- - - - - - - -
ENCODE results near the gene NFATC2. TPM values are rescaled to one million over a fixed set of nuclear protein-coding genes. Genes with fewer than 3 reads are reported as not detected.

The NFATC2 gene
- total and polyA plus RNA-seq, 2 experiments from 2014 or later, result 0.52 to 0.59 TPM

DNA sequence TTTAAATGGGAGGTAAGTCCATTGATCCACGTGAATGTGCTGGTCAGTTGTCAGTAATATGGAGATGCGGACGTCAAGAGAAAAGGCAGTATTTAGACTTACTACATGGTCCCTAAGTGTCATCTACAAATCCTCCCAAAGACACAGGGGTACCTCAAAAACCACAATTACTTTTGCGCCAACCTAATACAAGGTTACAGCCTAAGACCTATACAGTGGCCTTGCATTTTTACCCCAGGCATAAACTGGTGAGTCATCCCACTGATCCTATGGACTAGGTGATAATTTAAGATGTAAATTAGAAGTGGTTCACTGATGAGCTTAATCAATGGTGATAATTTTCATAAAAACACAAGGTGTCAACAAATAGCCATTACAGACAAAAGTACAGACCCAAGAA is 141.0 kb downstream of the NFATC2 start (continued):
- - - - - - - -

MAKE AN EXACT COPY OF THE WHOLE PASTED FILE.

ENCODE results near the gene NFATC2. TPM values are rescaled to one million over a fixed set of nuclear protein-coding genes. Genes with fewer than 3 reads are reported as not detected.

The NFATC2 gene
- total and polyA plus RNA-seq, 2 experiments from 2014 or later, result 0.52 to 0.59 TPM

DNA sequence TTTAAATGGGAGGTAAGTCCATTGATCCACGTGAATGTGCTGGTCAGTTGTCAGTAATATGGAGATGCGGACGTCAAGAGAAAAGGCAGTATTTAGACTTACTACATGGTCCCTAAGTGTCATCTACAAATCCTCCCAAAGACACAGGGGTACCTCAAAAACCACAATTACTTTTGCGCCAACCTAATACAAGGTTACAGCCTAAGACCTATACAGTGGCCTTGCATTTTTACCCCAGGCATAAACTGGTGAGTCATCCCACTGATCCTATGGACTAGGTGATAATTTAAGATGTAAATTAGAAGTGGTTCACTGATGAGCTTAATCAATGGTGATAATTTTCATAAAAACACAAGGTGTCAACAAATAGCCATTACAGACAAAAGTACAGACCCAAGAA is 141.0 kb downstream of the NFATC2 start (continued):